Team of the Week: Ferris State
by Adam Wodon/Managing Editor
by Adam Wodon/Managing Editor
Ferris State coach Bob Daniels thought his team would be much improved this season, but it was hard for anyone — including him — to really tell after early-season wins were piled up against Canisius, Connecticut and Robert Morris.
Finally arriving at league play, the Bulldogs lost two games in Alaska, and to some, it seemed that was enough of an answer in how to judge those early wins. But not to Daniels. It was in losing that he himself came to believe that Ferris State's 2009-10 incarnation had the makings of a strong CCHA run.
The Bulldogs have not lost since.
"The early wins were important, and when we got back from Fairbanks, even though we lost, I felt we played really well," Daniels said. "I kinda felt like, 'OK, we can be pretty good.' ... We were disappointed we go no points, and the second night, we lost with 15 seconds left in overtime. The guys were down, but I said, 'We've got a pretty good team here.'
"I anticipated this would happen a year ago. We had guys who played well two years ago who were freshmen and sophomores. The pieces were in place, but it didn't happen."
You can certainly point to many factors for the improvement — and it's coming from all phases of the game. But one place to start up front, where senior Blair Riley has exploded. He went from a promising sophomore season to a disappoint junior one — but he's put it together this year, and is among the nation's leaders with 13 goals.
"He always had the potential to be a scorer," Daniels said. "He's got a great shot, a quick release. You could see that from the day he came here. It took a while to adjust to the college game, and he started to break out in his sophomore year.
"What happens is, some guys think they then have it figured out, and don't need to do the same things in the summer to get ready. He took it for granted. He thought he'd pick up where he left off, but he didn't. It was an eye opener. He went back to basics, and he came back this year in great shape."
Riley plays mainly with fellow seniors Cody Chupp and Casey Haines; those three comprise the team's top three scorers.
"They are all strong," Daniels said. "They can sustain long periods of time in the opponent's zone."
The goaltending and defense go in tandem, as they often do. Last season, there were four freshmen on defense — Tommy Hill, Chad Billins, Aaron Schmidt and Michael Trebish — as Pat Nagle and Taylor Nelson rotated in goal. Nagle, now a junior, got slightly more playing time down the stretch than Nelson, now a sophomore.
This year, however, with those freshmen defenders a year old, and the goaltenders a year better, the goals allowed per game has dropped significantly across the board. Nelson's save percentage has gone from .912 to .942, while Nagle has gone from .909 to .933.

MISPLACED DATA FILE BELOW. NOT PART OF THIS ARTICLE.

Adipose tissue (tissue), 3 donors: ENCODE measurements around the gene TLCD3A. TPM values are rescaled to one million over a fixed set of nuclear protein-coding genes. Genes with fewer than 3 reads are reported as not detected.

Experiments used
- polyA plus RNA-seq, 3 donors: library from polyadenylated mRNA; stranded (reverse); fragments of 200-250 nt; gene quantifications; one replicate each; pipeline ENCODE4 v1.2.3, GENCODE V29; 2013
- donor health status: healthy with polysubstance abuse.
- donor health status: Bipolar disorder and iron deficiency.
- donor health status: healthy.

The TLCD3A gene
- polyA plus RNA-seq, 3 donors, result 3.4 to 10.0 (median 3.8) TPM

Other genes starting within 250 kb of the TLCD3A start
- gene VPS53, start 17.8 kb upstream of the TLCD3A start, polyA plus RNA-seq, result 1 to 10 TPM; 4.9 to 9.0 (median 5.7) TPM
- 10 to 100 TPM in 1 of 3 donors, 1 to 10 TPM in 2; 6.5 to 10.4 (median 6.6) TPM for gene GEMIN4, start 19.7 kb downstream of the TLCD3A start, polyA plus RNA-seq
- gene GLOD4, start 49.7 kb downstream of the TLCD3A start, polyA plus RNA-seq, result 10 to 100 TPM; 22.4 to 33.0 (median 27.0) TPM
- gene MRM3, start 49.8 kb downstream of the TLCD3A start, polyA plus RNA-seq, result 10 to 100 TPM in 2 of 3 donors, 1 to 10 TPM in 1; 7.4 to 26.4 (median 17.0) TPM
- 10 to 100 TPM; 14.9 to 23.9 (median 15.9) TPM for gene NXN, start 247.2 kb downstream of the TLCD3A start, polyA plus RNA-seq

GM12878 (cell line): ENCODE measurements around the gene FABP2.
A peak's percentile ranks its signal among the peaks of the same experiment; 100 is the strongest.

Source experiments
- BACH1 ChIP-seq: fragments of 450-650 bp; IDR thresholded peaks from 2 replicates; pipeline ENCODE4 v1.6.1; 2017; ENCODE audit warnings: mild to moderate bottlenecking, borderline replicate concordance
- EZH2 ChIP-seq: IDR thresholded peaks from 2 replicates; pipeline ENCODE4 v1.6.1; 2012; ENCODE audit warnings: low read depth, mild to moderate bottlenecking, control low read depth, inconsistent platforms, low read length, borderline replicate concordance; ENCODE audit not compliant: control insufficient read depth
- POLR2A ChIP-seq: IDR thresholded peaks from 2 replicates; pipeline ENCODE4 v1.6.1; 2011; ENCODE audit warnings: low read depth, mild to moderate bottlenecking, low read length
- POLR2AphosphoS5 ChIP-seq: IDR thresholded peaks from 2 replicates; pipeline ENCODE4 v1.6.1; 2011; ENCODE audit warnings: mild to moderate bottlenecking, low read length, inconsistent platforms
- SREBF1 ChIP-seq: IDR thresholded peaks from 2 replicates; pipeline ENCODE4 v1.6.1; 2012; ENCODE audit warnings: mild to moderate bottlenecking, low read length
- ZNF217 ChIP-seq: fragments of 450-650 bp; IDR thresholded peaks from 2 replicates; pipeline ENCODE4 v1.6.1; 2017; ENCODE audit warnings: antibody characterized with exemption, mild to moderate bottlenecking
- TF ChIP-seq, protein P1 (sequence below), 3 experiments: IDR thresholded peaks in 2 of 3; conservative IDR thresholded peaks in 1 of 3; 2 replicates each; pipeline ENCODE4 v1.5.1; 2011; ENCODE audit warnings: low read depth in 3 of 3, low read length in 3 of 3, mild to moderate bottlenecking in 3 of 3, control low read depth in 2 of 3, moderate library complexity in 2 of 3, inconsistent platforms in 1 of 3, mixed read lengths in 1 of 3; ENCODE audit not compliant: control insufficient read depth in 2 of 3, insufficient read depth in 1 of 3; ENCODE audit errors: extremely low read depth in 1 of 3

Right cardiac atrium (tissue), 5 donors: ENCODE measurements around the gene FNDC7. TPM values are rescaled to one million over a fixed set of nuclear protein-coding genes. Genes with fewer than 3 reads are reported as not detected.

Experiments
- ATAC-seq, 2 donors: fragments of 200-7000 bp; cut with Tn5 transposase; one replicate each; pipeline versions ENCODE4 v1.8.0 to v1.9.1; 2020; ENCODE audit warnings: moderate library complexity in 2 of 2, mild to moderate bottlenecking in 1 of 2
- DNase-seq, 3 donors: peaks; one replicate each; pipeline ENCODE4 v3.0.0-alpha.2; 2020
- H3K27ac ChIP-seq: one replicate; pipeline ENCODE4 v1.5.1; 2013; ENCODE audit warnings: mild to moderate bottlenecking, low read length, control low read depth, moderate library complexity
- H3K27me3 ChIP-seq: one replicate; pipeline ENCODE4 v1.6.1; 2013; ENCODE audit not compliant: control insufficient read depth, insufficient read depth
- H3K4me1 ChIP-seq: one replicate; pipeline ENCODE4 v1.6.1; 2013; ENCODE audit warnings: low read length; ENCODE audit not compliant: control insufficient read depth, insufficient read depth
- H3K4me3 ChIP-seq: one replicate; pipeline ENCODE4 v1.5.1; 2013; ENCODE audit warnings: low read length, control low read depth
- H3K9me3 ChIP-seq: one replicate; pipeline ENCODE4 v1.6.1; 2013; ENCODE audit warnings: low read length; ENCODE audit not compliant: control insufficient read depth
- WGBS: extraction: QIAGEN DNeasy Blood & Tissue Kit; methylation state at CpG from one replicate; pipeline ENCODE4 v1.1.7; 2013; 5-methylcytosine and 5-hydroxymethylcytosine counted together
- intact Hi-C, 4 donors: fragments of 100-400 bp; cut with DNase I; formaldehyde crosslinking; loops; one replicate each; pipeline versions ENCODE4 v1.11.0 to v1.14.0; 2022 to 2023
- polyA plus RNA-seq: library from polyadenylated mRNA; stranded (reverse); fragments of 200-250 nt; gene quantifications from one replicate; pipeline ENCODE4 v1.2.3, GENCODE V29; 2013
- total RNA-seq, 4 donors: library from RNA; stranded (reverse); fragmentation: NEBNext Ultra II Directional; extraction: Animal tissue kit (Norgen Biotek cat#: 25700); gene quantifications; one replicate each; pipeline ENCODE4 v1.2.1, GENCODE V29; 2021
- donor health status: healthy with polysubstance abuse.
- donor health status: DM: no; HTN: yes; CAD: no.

"It's a good horse race right now," Daniels said. "I told them I'm not inclined to continue to split the time. I'd like to get it down to one. I never expected both to get hot like that.
"We haven't made up our minds, but Taylor is leaning towards being the guy."
Nelson became the first of the pair to play an entire weekend this season, when he won both games against Nebraska-Omaha.
This run is beginning to look like the 2003 run, which led to 31 wins and featured Hobey Baker Award finalist Chris Kunitz, who has, of course, gone on to a quality NHL career.
Daniels always was confident the program had another run like that coming, and would actually like to see the cycle narrow down. FSU can't reload like the big programs can, but Daniels sees no reason why it can't always be competitive, with the occasional big year — especially with the way the playing field is leveling a bit, thanks to so many major junior and pro defections.
"The bigger schools have an advantage with an ability to recruit on a more national scale," Daniels said. "Some advantages prove to be disadvantages at times, with players leaving. I do think we've had our moments in the sun and we will continue to have them. But your team has to put itself in position to take advantage [when the other teams drop]."
Rumors that Ferris State may be in trouble were nothing but speculation, Daniels said, based upon Bowling Green's economic troubles. But, as Daniels pointed out, Ferris State has doubled enrollment in the last 10 years and is going well.
"We've almost been the beneficiary (of economic trouble)," Daniels said. " We have career-based education programs. So we're booming here. ... Our recruiting is based on the educational opportunities here. The kids don't need to wait another two years for a masters to be employable."